Eight months ago, the White House released a charter for the Vulnerabilities Equities Process (VEP), the interagency mechanism by which the federal government decides whether to inform a company about a flaw in its technology product or retain the vulnerability for future hacking purposes– which we know includes law enforcement and intelligence agencies exploiting flaws to surreptitiously spy on people.While the process operated secretly for several years, it was revived and publicly discussed for the first time towards the end of the Obama administration. Concerns about whether the VEP was striking the right balance led to legislation, and ultimately to the publication of the charter that offered unprecedented transparency into important government decisions.

The charter reflects a thoughtful list of considerations, and in theory should drive good policy decisions. But Congress and the public still have questions about how these determinations have been made in practice. The VEP charter itself requires an annual internal audit that “may” be shared with Congress, and it is not clear whether the first report this fall will make it to the Capitol Hill. Cue the annual intelligence authorization bills: Congress is proposing legislation that would mandate certain disclosures regarding the VEP. Both the House and Senate versions of the Intelligence Authorization Act for FY 2018 and 2019 impose basic reporting requirements that should become law as the first step towards a more holistic understanding of how government vulnerability disclosure and hacking operate.

While the authorization bills have discrepancies that will need to be resolved, they both include the same VEP reporting language. Section 1510 of H.R. 6237 and section 721 of S. 3153 start by taking a step back and mandating disclosure about how each agency chooses what vulnerabilities make it to the VEP in the first place. While the charter lays out what happens to vulnerabilities after they are submitted to the interagency process in some detail, it is silent on how each agency determines whether a vulnerability triggers the threshold for VEP review. The legislation therefore fills an important gap. This information is crucial—the VEP can only function properly if agencies are operating with reasonable interpretations of their responsibilities.

Remember, agencies only submit to the VEP process vulnerabilities that are newly discovered and not publicly known. And even more importantly, the charter recognizes three exceptions to the duty to submit vulnerabilities to the VEP: 1) vulnerabilities “subject to restrictions by partner agreements and sensitive operations,” 2) vulnerabilities “identified through security researcher activity and incident response that are intended to be disclosed in a rapid fashion,” and 3) exploits of poorly configured devices, or devices that are insecure by design. If there is going to be mischief in the VEP process, it will be in the overuse of these exceptions to divert hacking tools away from the VEP review.  If the reports do not include a meaningful description of how these exceptions are exercised, Congress should send them back with instructions to try again. Because these agency reports are to be unclassified with a classified annex, it is possible that the public gets meaningful information too.

In addition to this substantive reporting, the Director of National Intelligence would be required share quantitative data with the intelligence committees on an annual basis. The statistics would contain the number of vulnerabilities submitted to the VEP, the number of disclosures to vendors or the public, and the number vulnerabilities determined to be excepted from the VEP, broken down by the categories listed above. Regrettably, the numbers of exceptions may be submitted in classified format so that data point may not be available outside of the intelligence committees.  It will be incumbent upon the committees to act on any confidential information they receive that indicates a failure of the VEP process.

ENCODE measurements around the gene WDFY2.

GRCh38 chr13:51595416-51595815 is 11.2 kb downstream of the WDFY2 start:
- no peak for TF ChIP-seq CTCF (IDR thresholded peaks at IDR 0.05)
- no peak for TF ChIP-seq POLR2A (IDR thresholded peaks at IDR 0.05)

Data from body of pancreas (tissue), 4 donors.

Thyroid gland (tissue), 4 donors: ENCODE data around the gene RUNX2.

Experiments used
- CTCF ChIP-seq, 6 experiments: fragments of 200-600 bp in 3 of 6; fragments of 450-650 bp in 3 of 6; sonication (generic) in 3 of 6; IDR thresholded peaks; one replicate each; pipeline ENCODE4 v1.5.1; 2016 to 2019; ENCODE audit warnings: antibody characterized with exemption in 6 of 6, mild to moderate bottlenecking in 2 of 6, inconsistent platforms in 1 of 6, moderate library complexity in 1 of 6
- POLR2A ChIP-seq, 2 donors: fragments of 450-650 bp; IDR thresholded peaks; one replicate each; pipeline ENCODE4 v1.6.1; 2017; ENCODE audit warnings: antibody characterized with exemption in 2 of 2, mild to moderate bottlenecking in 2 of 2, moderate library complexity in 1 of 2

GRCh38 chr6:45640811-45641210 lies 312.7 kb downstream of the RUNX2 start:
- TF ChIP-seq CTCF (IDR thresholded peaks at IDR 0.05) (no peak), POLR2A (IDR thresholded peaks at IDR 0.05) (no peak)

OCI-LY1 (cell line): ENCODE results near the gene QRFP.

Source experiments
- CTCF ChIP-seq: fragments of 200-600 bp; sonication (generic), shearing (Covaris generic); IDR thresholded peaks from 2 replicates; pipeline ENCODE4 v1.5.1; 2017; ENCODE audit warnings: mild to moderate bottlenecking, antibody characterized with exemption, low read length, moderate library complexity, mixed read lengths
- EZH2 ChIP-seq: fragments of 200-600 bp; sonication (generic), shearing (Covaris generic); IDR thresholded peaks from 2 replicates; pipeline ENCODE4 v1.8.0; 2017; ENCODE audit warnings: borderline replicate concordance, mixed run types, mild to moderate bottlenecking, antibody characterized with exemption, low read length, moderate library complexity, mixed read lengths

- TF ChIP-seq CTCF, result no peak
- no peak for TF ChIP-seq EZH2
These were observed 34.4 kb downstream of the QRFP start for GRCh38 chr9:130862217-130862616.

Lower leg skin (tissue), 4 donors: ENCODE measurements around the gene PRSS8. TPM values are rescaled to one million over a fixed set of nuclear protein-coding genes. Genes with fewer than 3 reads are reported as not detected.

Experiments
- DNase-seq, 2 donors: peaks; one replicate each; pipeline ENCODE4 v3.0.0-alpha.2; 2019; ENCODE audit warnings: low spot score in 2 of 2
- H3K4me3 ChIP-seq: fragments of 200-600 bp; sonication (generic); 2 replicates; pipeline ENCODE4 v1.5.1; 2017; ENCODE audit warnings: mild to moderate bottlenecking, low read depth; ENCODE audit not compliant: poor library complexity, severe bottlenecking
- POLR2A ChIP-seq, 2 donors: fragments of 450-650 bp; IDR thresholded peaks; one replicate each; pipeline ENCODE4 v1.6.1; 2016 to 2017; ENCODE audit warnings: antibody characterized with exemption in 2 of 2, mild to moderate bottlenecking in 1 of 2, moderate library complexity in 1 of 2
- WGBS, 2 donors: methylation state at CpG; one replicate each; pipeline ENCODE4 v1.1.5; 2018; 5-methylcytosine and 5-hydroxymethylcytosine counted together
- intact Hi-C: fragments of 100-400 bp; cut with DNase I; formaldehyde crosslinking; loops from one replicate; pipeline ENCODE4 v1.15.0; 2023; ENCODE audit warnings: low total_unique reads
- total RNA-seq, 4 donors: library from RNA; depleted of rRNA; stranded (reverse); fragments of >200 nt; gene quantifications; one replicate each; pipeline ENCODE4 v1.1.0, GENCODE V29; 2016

It’s important to note that the Trump administration objected to the VEP reporting mandates in its statement of administration policy on H.R. 6237.  It found the requirements “duplicative” and yet also to impose new responsibilities on the Director of National Intelligence as the statistical clearing house. It is not clear whether this objection is enough to ultimately strip the section from the bill.  It should not be; this reporting would provide important new information about the government’s vulnerability management process. Besides, this language is already much narrower than what the intelligence committees pursued last year. While some of the 2017 authorization hitched a ride on an omnibus spending bill, the VEP reporting requirements did not. For example, last year’s Senate Intelligence Authorization Act would have required additional reporting on whether and when vendors patched their systems after a vulnerability notification. The House bill went even further – it would have required the Intelligence Community Inspector General to audit the previous three years of VEP decisions, including whether any government retained vulnerabilities were exploited.

The modest reporting in the 2018-19 Intelligence Authorization Act should become law. And since this bill only applies to the intelligence community agencies, the civilian agencies that participate in the Vulnerabilities Equities Process, like the Commerce Department, should voluntarily report the same information that the intelligence agencies would be required to report. The decisions made in the VEP—and the decisions it doesn’t get to make due to individual agency decisions to avoid the VEP— can have profound impacts on the security of the internet and all of its users. It’s time that Congress and the public better understand how the process is working.

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